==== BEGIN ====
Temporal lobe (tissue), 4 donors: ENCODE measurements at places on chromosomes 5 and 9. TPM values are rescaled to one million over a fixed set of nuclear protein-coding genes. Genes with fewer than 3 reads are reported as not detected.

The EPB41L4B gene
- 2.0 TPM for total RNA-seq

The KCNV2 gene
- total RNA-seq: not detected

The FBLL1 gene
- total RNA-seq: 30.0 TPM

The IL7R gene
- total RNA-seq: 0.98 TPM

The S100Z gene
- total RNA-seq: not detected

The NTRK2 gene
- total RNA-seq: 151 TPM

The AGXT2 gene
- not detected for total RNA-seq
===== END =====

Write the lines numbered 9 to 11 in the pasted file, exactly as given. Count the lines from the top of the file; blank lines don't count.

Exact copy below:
- total RNA-seq: 0.98 TPM

The S100Z gene
- total RNA-seq: not detected